Eat more vegetables. Cut down on fat intake. We all know we should, but what makes someone actually do it?
Scientists in the Public Health Sciences Division and the University of Washington think they have some answers.
In a study published in the this month's Journal of the American Dietetic Association, Dr. Alan Kristal and colleagues found that those most likely to make significant healthy changes to their diet include women, highly educated people and those who believe that there is a strong relationship between diet and cancer.
"The study confirms that some of the demographic characteristics - such as being female, older or better educated - that are associated with eating healthier diets also predict healthful changes," Kristal said.
The research was motivated in part by the observation that individuals in control groups of dietary intervention studies often improve their diets, but the factors responsible for this self-initiated change were unknown.
The study monitored dietary habits as well as attitudes and behaviors related to cancer risk and prevention of more than 800 men and women in Washington state. Participant information was collected in 1995 and 1996 to establish a baseline and two years later to evaluate any changes.
"What is new about this work is that almost all other studies of predictors of healthful diets are cross-sectional - a snapshot of one point in time," Kristal said. "Studies of that nature make it impossible to say what predicts change."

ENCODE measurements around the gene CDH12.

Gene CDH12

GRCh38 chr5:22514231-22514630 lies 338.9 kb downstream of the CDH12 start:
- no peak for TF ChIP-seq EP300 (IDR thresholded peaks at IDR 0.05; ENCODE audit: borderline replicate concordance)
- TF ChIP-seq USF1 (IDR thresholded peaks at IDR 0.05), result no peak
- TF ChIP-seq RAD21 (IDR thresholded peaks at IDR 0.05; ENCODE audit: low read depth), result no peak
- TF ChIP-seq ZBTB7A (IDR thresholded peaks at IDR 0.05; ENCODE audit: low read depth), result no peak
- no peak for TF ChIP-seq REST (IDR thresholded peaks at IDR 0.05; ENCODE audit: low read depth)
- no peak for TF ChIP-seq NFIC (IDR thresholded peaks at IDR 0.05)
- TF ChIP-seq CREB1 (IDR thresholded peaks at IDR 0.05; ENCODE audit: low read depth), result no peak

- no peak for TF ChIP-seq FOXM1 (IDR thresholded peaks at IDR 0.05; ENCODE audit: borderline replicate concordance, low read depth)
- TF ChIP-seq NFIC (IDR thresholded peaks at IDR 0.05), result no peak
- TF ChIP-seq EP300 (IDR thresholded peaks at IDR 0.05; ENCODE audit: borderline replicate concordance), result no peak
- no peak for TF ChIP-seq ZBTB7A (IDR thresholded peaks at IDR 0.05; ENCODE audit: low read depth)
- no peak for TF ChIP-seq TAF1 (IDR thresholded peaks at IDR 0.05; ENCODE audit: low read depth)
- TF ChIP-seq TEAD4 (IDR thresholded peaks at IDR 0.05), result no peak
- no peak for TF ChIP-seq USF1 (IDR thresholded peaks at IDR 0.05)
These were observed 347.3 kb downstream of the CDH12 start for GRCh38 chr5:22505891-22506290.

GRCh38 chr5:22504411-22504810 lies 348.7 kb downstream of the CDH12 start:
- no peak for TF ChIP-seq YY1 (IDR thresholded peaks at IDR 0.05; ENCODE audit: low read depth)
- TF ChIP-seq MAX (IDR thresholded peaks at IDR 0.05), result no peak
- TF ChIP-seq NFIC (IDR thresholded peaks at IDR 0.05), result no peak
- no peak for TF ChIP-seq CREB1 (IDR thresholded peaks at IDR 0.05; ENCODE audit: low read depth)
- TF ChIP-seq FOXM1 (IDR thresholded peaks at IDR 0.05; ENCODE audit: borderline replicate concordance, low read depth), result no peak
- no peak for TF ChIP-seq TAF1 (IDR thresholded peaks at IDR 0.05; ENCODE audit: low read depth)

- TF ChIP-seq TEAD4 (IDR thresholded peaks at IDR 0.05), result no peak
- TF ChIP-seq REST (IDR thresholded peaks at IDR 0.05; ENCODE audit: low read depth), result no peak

In addition to women, older and highly educated individuals, those who read food labels made significant changes reductions in fat consumption.
The investigators also evaluated whether preexisting healthy eating habits influence further change, using a popular health-behavior model known as the Transtheoretical Model.
This model would predict that people who reported having made extensive behavior changes and maintained them for at least a year would not be likely to make further changes in eating habits. However, the Hutch study found that these people made the greatest changes.
"One point my group has been making for years is that this health-behavior model, developed around smoking cessation and drug abstinence, must be carefully reinterpreted when applied to diet," Kristal said.